1st one: both standard questions and Geography ones Why Geography? Why Jesus? Any other issues you want to discuss? Questions about my English coursework (!) Question about National Trust conservation work I’d mentioned in my personal statement What’s a rendzina soil? How deep is a rendzina soil? Question about attending Kingston Uni GA and what IÂ’d learnt there – I talked about a lecture by Greg OÂ’HareÂ’s on natural hazards and how they affect LEDCs and the most marginalised people most Questions about ‘project work’ – I talked about fieldwork in Abergavenny Something about how we date landscapes Questions about dating layers of sediment (not something I know much about!) How do we know that Abergavenny was glaciated? What glacial features did you notice in the Abergavenny landscape? 2nd interview: Some questions relating to my overpopulation essay – What conclusion did you reach (ha! pity he hadn’t read it) – I ended up just summarising what I’d written which was a bit pointless as he could have just read it, and I could have said much better things (criticisms o what I’d written, other things I could have said etc) – Why is Limits to Growth wrong? Some questions relating to my flooding essay – Why donÂ’t we just let areas flood? Should we tax airport fuel? Plus more questions (in both interviews) that I can’t remember. Sorry to be so unspecific, but it’s hard to remember excatly what you are asked and in any case, you are asked very few specific questions – most are are progressions from something you’ve said.

I wore smart black trouser, a green jumper, suit jacket and coat, more for layers than for smartness (it was v cold!). I wanted to look smart as then I feel more confident, but other people were wearing normal clothes. Basically it doesn’t matter – wear whatever you want to and feel comfortable with.


Jesus: very green, very spacious, very nice, but hard to get a real feel for as I didn’t go to an Open Day there
Sidney Sussex: I went to an Open Day here – great Geography department, an incredibly nice Admission Tutor and lovely students, but a little bit cramped.

Edible but not great

It all seemed fine but a little greasy. Although it didn’t help that everyone was too shy to tackle the salad bar!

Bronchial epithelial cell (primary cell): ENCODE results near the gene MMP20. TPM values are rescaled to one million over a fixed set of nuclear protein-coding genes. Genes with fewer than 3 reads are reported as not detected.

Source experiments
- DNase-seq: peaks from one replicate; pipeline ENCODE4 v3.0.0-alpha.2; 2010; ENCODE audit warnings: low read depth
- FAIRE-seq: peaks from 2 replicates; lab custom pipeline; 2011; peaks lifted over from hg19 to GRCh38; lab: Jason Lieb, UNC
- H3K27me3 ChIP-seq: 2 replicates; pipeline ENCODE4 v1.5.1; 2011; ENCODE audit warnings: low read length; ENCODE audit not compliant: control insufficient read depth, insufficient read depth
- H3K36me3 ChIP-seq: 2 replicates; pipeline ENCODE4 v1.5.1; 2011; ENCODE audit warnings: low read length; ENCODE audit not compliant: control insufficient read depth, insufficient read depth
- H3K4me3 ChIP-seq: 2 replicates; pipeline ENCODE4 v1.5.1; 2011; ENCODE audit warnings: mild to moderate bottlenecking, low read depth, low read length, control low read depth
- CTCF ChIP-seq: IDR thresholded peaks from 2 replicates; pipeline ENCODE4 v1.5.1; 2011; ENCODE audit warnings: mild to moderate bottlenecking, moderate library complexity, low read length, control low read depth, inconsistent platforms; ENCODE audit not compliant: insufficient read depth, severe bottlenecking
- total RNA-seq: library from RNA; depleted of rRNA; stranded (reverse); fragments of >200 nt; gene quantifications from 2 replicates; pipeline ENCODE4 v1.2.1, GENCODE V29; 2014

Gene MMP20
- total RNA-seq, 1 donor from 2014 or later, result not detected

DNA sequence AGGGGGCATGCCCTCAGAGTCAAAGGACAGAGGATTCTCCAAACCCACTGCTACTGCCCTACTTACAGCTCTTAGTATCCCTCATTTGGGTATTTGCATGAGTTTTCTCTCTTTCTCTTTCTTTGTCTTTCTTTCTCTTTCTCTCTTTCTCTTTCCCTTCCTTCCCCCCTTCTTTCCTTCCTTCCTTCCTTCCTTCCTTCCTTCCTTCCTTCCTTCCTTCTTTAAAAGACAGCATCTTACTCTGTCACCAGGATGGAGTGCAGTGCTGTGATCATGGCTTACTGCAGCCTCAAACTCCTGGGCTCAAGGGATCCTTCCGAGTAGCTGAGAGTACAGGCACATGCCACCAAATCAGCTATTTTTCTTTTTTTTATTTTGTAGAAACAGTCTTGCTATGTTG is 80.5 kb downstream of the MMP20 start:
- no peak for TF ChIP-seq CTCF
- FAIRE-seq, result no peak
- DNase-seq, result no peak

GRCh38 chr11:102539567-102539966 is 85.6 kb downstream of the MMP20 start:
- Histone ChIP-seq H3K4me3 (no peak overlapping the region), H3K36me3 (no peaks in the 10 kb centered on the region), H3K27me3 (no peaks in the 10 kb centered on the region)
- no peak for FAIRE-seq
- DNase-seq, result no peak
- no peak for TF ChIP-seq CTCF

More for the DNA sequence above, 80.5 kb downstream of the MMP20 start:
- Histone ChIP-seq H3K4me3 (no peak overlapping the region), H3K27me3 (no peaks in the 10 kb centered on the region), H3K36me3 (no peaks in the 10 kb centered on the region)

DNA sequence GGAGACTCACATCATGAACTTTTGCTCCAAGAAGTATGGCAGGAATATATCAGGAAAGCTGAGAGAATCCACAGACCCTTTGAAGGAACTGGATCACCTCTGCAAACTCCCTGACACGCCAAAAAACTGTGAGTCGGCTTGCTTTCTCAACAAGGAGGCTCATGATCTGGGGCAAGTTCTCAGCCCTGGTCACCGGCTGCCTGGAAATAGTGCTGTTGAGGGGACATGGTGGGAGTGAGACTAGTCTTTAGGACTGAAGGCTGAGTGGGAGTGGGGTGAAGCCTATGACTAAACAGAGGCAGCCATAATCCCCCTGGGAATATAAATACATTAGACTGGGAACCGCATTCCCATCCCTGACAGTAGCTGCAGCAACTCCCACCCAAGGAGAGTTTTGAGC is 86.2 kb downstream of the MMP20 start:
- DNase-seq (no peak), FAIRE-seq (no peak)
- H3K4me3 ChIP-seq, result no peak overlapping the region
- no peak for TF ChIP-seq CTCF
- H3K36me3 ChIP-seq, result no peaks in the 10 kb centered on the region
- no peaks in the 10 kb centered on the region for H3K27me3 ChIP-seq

Prof Dowdeswell: Lovely! He was very good at putting you at ease and seemed like a really nice bloke. Dr Kearns: I wasn’t so enthused with – I’m told that he’s fantastic normally but he didn’t show that side of himself to me. Maybe he was having a bad day, but he could have tried at least a bit!

The one I know is lovely but I didn’t meet any other students whilst I was there.

Final stage

My letter told me that I was in the pool so I felt, well, not a lot really. Both pleased and disappointed all in one, although definitely more disappointed at not getting in to Jesus college than pleasure at being considered ‘good enough for Cambridge’. I’m not holding much hope out for the pool (chances of getting an offer from the pool are about 1 in 5) so I spent the next couple of days falling in love with Durham again.

Offer/rejection unknown

Looking back

Yes because it was worth a try. However with hindsight I would apply to a different college.

Be aware that it you mention something in passing, you’re likely to be picked up on it. This happened to me a lot in my first interview. Try not to say things that you know nothing about or have made up!

Also, don’t get too hung up on going – nearly everyone who applies is worthy of a place and the admissions system is a complete lottery. Besides, there’s a hell of a lot of work and pressure at both Oxford and Cambridge, and virtually everyone loves wherever they end up at University and wouldn’t change a thing. E.g. my brothe rreckons being rejected from Oxford was the best thing that ever happened to him because he loves where he is now so much.

Feel free to e-mail me with any questions.